Audrey Poole was no stranger to having her career as a social workerinterrupted for the sake of her husband's job as an executive with YMCA International. During a 10-year period, she left her own jobs to move with him -- first to Ohio, then to Connecticut, and even to Nairobi, Kenya.
But she wasn't prepared for what she found when the couple came to Maryland in 1983.
"The last time I worked in the field of social work, I was probably making $21,000 or $22,000. When I first came here, I was offered something like $15,000, plus I was going to be supervised by people who probably had less experience in the field than I had."
The WildeLake village resident's frustration is typical of what personnel managers call the "trailing spouse," a person whose career is uprooted when a husband or wife takes a job in a new town. Often the spouse is left scrambling to search for a new job in an unfamiliar city where they have few professional contacts.
A growing number of employers nationwide are paying fees of $1,000 to $3,000 to employment firms tohelp spouses get situated.
In late December, the Columbia employment agency Hickey & Associates began offering its corporate clients such help for middle- and upper-management level employees, along withtraditional assistance such as home-buying and moving expenses.
"Moving is stressful anyway. Overlay the fact that the family does not want to move," said Beverly Thomas, a senior associate with the firm.The stress is further magnified when a spouse must sacrifice a good job, she said.
These combined pressures often leave employees withless energy to do their jobs and can give them a negative attitude toward the company, Thomas said.
"Companies are starting to recognize that if they just move someone without recognizing all of these factors, in the long run, they are going to leave the company, produce less or won't be as happy with the company," said Thomas.
In addition, they might just choose to stay put.
"There is a shift away from undying loyalty to do whatever the employer asks of you," and consequently a "trend toward many people saying 'no' to relocation."
Professional help for trailing spouses doesn't mean finding a job for them, however.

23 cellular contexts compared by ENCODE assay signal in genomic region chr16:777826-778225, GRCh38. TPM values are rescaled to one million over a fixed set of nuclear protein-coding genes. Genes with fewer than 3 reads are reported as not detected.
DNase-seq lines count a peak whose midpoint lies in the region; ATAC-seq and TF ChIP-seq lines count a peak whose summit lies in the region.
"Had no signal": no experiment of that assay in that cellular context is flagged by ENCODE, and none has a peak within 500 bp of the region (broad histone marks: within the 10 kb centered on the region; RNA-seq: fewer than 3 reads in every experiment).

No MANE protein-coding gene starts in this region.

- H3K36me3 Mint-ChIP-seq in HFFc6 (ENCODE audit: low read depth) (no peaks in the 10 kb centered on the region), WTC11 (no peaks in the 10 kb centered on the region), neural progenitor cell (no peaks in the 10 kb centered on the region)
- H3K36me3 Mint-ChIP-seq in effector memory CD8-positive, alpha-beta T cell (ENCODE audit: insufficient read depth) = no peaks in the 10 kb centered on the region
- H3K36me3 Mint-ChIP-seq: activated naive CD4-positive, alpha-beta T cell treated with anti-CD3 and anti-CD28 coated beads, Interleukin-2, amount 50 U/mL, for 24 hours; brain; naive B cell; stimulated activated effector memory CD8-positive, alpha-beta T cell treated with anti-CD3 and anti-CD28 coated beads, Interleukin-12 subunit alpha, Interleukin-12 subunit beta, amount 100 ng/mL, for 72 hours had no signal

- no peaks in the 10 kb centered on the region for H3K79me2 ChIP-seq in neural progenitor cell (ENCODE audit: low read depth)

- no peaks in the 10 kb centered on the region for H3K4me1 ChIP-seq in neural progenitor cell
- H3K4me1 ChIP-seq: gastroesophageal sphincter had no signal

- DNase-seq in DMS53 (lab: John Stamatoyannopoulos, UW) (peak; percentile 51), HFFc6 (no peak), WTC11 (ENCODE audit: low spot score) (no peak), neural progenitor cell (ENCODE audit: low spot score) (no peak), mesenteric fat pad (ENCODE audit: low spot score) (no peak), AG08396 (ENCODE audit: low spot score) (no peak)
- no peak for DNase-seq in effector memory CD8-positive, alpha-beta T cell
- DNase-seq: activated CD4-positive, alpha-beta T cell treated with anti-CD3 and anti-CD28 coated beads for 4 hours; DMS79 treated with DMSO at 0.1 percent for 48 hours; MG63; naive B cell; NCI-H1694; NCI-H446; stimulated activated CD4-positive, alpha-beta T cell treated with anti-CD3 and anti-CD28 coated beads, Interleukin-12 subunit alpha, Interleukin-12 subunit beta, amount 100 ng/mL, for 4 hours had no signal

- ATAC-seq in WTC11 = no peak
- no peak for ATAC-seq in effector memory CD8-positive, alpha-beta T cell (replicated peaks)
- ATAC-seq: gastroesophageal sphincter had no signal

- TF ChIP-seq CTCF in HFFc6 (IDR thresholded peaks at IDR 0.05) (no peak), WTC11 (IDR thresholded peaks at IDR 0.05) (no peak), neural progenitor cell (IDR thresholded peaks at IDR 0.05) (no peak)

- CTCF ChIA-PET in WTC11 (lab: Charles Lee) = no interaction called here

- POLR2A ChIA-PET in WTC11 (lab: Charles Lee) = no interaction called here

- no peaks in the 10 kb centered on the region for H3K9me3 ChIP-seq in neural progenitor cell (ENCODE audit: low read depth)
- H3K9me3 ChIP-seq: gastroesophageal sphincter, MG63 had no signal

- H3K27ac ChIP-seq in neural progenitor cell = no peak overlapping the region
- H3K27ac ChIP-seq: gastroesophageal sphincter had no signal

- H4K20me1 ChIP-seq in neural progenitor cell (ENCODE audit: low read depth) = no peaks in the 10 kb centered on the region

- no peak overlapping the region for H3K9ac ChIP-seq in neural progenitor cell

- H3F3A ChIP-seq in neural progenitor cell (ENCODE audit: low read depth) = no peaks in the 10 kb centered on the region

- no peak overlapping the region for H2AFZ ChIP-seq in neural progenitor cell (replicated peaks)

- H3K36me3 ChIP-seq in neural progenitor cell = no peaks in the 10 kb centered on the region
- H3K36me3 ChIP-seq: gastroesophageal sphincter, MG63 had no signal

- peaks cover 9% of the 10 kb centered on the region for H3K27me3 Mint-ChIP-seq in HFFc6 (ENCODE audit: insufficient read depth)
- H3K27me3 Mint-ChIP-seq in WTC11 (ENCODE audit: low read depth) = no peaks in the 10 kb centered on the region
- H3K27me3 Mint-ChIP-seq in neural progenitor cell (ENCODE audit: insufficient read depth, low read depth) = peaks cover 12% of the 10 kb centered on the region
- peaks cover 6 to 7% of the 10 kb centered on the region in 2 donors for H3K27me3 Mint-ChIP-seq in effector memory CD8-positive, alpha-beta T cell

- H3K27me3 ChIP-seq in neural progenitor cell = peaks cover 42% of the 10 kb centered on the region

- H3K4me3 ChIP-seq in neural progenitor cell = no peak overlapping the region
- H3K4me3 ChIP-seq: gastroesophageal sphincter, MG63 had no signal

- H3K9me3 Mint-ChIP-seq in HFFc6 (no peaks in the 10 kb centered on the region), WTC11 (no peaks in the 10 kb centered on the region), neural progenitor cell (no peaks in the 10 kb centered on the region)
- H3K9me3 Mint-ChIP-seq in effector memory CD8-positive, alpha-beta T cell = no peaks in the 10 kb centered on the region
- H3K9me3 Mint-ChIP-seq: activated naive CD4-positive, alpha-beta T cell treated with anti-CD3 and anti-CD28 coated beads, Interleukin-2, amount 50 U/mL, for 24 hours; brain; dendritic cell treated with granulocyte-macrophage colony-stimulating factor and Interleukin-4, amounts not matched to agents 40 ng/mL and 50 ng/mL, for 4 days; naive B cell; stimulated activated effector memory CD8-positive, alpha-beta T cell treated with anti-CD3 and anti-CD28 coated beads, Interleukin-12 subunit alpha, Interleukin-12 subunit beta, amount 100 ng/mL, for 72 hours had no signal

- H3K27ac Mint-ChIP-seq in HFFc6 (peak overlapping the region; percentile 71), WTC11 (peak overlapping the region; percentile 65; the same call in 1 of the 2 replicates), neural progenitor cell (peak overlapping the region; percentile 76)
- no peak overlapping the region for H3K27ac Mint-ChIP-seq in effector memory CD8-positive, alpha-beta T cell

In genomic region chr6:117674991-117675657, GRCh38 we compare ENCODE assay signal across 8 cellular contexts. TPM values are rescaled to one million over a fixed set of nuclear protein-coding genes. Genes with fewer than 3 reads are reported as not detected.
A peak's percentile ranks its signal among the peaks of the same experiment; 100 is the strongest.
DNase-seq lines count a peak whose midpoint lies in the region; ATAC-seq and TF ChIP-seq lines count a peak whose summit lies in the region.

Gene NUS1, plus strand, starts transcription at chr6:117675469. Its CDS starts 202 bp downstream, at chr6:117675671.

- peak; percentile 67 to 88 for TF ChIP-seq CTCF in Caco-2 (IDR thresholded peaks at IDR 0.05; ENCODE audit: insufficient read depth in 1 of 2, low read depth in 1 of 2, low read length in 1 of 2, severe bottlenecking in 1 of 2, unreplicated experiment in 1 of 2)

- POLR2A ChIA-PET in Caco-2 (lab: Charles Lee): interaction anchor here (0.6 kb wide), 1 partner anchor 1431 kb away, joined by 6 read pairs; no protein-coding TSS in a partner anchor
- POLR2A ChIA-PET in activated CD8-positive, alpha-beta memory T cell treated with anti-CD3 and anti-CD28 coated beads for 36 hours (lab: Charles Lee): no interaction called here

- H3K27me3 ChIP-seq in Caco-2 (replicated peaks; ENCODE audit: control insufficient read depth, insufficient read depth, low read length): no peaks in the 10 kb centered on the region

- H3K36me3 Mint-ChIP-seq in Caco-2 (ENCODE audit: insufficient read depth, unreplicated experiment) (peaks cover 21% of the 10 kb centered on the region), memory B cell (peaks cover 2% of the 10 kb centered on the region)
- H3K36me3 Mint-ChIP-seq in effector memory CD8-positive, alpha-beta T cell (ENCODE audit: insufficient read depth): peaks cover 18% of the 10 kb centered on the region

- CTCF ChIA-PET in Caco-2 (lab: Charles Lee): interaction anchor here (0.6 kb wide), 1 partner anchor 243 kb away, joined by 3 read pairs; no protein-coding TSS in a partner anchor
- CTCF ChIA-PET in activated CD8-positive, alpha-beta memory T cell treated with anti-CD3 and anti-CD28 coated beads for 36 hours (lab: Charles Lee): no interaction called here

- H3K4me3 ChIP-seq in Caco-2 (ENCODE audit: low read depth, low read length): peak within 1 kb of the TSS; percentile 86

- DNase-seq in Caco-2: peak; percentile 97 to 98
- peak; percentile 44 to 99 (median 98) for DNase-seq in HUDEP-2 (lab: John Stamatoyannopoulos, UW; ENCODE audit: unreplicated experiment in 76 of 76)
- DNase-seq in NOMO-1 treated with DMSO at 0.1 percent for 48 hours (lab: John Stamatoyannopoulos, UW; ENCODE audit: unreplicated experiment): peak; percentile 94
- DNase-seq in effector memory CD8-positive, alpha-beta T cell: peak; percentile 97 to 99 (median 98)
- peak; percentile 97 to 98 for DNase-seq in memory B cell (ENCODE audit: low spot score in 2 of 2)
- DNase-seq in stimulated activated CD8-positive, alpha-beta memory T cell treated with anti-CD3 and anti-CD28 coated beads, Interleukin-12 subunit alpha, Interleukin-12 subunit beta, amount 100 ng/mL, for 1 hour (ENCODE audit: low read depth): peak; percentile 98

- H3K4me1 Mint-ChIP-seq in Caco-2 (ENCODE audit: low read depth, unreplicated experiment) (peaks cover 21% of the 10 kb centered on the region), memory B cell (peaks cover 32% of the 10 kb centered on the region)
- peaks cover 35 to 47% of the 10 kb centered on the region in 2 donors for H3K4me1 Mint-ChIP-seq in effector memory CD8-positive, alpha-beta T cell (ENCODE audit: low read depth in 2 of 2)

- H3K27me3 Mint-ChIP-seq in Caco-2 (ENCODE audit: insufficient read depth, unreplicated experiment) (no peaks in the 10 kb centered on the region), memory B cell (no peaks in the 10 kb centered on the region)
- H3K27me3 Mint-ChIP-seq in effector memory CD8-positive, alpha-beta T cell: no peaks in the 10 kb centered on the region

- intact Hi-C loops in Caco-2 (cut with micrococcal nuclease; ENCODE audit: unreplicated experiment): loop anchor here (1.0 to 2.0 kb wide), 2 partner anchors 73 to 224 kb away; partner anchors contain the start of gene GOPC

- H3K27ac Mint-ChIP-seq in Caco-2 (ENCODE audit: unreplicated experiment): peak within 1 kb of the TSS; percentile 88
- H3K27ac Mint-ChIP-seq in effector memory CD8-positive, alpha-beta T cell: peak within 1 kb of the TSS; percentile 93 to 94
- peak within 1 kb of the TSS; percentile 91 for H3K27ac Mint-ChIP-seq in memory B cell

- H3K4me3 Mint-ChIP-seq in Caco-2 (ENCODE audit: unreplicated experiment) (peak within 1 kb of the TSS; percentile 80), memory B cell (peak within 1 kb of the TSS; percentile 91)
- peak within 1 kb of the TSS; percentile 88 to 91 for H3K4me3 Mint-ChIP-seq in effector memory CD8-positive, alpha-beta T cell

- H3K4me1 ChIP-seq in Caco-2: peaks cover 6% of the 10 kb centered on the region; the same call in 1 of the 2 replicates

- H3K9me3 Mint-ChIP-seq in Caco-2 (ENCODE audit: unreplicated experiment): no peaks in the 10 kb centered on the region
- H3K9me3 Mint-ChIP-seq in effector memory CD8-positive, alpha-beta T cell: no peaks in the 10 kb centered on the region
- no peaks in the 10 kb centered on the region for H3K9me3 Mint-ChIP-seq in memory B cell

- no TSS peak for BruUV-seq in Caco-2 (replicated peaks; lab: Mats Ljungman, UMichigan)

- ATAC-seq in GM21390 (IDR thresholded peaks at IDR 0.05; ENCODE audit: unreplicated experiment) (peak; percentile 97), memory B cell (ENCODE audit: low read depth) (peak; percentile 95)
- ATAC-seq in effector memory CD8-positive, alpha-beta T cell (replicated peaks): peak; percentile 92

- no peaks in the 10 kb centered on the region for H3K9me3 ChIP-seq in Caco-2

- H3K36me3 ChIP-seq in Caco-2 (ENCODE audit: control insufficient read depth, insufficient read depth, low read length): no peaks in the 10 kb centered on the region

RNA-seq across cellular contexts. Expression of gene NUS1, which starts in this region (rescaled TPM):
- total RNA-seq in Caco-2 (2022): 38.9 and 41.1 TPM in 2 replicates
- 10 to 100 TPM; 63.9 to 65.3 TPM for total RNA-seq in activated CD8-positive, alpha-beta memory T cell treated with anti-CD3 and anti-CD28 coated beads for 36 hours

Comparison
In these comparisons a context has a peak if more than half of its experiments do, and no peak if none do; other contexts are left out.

The agency helps displaced spouses decide what direction they want their careers to take given the job market, their lifestyle and professional goals. It assists them in writing a resume and cover letters, gives advice on conducting a job interview and starts them networking locally in their field.
John Flato, manager of employee relations at the Allied-Signal Aerospace Technology and Microelectronics Centers in Columbia, said the trailing spouse is becomingan important consideration in transfers. Allied is one client of Hickey and Associates that expects to use the service.
"In the old days, you would make an offer, and the person would agree to it," he said. "Now it's more of a negotiating stance -- purchasing homes, tax issues, and now there are spouse employment issues."
Hickey has notformally provided the service for any of its clients yet, but the firm has signed on with Careers on the Move, a network of out-placementservices based in Troy, Mich., that is dedicated to helping spouses find new jobs across the country.
Enough companies are interested in providing the service that companies such as Careers on the Move have been able to link human resources firms in 37 cities across the country.
The network enables a company in Columbia, for example, tocontact its local network member for a referral to a human resourcesfirm in the area its employee will be moving to.
Poole says such help could have made a big difference for her.